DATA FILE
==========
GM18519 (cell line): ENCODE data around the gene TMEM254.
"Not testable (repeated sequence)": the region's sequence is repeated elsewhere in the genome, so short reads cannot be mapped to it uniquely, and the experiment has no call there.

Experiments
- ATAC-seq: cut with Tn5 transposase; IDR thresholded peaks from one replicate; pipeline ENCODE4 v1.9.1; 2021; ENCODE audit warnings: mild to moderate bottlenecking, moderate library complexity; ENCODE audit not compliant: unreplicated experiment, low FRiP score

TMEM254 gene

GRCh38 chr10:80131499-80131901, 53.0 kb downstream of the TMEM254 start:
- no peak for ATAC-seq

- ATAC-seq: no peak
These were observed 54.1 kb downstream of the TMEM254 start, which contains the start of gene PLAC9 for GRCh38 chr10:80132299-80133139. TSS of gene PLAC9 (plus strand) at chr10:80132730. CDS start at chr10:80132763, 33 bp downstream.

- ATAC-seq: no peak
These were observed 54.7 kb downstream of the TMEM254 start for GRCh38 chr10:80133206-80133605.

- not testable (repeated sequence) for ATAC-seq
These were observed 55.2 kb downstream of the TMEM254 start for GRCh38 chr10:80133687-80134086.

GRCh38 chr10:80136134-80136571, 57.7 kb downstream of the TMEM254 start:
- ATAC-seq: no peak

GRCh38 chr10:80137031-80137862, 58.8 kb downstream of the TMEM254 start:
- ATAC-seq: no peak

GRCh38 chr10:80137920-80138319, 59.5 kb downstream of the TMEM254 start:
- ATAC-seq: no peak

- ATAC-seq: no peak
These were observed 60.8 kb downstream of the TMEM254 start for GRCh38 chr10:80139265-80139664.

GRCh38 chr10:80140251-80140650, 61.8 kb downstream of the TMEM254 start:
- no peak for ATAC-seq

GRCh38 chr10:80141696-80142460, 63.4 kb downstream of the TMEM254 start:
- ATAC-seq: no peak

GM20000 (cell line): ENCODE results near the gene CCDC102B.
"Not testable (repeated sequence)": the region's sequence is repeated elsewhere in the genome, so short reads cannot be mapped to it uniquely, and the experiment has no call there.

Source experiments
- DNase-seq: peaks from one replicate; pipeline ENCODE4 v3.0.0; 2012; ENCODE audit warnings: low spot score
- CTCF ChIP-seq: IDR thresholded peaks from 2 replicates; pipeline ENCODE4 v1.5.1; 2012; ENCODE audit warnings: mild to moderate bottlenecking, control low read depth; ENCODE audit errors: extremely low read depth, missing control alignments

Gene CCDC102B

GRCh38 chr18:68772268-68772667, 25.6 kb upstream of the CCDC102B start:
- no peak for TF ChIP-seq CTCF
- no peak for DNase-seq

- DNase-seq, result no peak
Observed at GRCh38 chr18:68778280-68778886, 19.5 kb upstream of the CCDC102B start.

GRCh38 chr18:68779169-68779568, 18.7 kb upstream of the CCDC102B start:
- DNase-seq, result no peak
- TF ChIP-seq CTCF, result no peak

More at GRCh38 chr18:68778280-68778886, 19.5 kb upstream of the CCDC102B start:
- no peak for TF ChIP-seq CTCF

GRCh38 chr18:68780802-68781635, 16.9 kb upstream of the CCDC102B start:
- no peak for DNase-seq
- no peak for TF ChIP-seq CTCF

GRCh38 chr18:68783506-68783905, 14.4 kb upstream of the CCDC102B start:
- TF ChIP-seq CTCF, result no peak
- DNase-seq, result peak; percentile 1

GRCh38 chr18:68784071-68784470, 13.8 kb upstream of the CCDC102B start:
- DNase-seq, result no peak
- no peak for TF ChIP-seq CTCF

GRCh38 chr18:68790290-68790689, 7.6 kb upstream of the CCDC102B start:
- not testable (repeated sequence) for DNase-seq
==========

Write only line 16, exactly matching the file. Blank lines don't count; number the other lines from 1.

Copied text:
GRCh38 chr10:80137031-80137862, 58.8 kb downstream of the TMEM254 start: